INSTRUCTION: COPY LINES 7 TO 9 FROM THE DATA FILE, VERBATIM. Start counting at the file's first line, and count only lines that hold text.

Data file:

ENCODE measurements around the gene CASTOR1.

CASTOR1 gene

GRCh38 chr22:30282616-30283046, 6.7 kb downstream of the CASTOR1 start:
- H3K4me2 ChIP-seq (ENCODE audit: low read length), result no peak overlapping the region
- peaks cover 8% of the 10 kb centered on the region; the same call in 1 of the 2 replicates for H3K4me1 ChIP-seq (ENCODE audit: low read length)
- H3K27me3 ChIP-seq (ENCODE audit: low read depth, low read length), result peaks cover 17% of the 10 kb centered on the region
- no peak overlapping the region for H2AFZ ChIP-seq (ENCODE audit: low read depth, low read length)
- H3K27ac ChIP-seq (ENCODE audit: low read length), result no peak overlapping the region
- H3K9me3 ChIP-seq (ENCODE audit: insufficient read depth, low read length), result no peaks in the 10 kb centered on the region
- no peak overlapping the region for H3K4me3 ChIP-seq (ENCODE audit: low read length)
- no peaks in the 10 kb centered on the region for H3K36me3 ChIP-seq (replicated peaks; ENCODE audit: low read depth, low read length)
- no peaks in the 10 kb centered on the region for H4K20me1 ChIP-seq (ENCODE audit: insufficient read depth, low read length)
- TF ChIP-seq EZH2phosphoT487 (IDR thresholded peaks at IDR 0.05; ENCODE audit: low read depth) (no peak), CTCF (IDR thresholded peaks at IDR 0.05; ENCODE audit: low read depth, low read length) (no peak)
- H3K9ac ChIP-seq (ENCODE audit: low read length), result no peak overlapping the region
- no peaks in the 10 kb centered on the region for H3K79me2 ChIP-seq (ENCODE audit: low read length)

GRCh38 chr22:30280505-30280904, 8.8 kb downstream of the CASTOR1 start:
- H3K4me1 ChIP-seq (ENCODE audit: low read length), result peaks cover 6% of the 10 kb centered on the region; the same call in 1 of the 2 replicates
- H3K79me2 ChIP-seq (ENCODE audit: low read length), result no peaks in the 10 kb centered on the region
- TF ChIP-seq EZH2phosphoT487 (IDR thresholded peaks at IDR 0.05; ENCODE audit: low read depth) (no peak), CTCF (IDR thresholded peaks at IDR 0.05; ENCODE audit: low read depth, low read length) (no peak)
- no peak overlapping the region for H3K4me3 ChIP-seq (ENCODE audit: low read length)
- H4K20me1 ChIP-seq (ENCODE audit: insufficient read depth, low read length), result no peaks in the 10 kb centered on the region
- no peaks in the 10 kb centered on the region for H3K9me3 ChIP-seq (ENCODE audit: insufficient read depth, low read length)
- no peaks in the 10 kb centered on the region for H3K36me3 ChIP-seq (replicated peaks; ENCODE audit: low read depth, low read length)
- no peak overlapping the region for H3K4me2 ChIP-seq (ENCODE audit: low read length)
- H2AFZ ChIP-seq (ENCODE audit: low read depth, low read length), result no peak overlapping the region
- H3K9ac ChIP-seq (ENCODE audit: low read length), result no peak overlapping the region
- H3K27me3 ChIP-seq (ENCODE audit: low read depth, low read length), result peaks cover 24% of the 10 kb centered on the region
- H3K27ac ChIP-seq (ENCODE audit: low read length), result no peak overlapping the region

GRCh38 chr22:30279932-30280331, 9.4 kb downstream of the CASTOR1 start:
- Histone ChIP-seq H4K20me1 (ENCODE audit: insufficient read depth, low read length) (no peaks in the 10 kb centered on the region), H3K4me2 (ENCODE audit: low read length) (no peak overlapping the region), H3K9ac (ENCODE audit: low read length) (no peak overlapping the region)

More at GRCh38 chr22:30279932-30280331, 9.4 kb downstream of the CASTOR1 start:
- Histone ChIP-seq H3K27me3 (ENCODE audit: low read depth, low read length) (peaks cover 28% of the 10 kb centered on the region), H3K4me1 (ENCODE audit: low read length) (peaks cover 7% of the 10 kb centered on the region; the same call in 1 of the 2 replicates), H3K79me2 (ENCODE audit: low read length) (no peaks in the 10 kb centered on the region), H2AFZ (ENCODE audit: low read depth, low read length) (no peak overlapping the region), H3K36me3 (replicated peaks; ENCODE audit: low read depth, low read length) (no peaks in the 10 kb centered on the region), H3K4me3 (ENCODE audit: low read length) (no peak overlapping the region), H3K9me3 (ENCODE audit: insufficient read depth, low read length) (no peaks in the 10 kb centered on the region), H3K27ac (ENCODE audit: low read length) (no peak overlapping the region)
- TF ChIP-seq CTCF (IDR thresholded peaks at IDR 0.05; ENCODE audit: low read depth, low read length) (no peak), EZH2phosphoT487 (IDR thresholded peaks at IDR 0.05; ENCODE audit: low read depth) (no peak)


- no peak overlapping the region for H2AFZ ChIP-seq (ENCODE audit: low read depth, low read length)
- H3K27ac ChIP-seq (ENCODE audit: low read length), result no peak overlapping the region
- H3K9me3 ChIP-seq (ENCODE audit: insufficient read depth, low read length), result no peaks in the 10 kb centered on the region